Skip to Main Content
It looks like you're using Internet Explorer 11 or older. This website works best with modern browsers such as the latest versions of Chrome, Firefox, Safari, and Edge. If you continue with this browser, you may see unexpected results.

Constitution Day -- September 17th: Home


Resources on Constitution Day

from the Library of Congress, the first ten amendments to the Constitution

Constitution Day

The U.S. Constitution, which was written in 1787 and ratified in 1789, is the oldest national Constitution still in use. In the United States it is the highest law of the land and it provides the framework for the government. The Constitution establishes the structure and powers of the government as well as individual rights. The United States is considered a constitutional government because it requires everyone, regardless of position or office, to abide by the law."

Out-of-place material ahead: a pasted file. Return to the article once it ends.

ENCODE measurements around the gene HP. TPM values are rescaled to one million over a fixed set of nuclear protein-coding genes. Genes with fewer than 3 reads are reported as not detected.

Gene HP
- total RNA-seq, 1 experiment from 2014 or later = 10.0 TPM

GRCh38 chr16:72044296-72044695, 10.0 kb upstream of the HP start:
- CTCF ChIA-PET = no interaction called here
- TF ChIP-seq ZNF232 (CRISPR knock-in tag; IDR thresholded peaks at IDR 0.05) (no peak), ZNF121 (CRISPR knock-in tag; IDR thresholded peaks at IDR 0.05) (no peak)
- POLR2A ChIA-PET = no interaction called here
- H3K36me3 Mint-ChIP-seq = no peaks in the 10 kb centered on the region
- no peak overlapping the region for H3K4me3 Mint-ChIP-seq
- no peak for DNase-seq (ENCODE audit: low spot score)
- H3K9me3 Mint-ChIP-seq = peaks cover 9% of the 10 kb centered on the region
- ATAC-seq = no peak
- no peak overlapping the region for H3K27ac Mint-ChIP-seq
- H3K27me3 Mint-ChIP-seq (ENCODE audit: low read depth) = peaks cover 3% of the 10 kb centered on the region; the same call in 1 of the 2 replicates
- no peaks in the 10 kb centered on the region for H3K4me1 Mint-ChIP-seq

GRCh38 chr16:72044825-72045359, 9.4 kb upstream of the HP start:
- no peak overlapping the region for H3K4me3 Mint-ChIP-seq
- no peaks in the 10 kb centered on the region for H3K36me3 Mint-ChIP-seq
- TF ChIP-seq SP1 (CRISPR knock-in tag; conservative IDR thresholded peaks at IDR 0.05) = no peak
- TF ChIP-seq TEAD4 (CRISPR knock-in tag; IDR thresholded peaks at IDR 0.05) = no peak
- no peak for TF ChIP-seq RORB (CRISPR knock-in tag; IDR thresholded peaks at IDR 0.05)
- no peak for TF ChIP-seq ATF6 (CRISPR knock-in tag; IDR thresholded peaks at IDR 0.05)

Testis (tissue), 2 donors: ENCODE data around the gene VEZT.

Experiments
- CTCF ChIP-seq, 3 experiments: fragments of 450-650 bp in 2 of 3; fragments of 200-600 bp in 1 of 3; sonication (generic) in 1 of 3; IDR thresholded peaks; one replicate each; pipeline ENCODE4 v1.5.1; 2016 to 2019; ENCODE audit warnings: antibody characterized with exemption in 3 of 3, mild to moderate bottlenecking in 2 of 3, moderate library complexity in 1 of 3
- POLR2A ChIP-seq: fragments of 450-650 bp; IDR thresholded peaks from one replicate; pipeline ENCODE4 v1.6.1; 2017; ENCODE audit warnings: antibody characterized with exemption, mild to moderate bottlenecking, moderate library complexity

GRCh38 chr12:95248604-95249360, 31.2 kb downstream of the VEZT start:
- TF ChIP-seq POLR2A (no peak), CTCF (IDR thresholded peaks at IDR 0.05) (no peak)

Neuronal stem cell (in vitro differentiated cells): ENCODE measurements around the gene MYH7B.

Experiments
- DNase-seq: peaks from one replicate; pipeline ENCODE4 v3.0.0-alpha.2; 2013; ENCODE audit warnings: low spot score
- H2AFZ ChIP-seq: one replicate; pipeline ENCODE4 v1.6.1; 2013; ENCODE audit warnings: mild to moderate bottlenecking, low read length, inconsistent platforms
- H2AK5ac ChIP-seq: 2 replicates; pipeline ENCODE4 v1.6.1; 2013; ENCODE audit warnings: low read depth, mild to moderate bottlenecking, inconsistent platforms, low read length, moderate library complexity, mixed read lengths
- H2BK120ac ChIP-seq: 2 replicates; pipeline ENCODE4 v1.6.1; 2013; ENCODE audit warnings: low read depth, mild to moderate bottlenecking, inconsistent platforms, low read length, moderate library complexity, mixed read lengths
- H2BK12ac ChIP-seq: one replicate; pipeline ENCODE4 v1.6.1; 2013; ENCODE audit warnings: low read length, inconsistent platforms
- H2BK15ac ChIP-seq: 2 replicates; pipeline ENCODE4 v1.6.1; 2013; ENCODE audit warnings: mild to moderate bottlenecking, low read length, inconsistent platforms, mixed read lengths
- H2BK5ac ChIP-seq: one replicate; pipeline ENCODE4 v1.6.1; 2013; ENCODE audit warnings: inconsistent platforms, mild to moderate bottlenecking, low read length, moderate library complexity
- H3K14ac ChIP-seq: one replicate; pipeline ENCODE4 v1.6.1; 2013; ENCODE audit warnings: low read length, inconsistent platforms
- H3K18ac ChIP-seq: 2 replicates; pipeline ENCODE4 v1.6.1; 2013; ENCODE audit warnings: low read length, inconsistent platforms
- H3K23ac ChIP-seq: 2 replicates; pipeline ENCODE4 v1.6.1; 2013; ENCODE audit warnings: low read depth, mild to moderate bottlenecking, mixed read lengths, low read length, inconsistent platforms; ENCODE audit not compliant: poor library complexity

Constitution Day is celebrated as a remembrance of the formation and signing of our Constitution by thirty-nine men on September 17, 1787.

"In 2004, Senator Robert C. Byrd of West Virginia included key provisions in the Consolidated Appropriations Act of Fiscal Year 2005 designating September 17th of each year as Constitution Day and requiring public schools and governmental offices to provide educational programs to promote a better understanding of the Constitution." (U.S. Senate history page)


This introduction describes the purpose of the document and the government.


There are seven articles. They establish the structure and function of government. Article III establishes the judicial branch. The articles also spell out how the Constitution can be changed.


These are changes to the Constitution. There are 27 Amendments. The first 10 are the Bill of Rights.         


The Constitution